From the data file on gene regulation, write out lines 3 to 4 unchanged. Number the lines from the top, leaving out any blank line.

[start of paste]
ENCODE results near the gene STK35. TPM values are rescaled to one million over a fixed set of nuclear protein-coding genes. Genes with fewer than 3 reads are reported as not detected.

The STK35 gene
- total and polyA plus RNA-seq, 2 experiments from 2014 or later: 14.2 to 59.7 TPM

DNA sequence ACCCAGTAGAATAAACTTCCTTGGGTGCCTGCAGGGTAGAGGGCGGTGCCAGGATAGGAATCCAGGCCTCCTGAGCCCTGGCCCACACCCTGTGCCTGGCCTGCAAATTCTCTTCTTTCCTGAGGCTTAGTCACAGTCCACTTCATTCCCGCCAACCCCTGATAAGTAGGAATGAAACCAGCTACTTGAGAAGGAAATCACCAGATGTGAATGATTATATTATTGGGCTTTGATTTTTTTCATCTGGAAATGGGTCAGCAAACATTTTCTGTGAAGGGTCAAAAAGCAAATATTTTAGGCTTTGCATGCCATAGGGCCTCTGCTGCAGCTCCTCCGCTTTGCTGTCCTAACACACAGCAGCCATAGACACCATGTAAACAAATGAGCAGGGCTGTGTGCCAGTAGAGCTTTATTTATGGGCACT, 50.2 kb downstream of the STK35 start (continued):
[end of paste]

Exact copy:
- total and polyA plus RNA-seq, 2 experiments from 2014 or later: 14.2 to 59.7 TPM

DNA sequence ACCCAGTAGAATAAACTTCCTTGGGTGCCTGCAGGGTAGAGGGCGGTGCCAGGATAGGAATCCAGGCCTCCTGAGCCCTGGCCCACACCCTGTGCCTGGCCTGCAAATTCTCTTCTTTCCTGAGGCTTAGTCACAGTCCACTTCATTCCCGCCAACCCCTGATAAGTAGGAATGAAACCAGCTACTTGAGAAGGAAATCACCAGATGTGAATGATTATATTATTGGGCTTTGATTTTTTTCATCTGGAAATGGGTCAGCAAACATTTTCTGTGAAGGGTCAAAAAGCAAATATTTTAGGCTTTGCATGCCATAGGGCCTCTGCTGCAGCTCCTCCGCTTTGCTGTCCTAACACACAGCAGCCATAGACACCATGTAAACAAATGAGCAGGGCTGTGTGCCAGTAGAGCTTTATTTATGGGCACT, 50.2 kb downstream of the STK35 start (continued):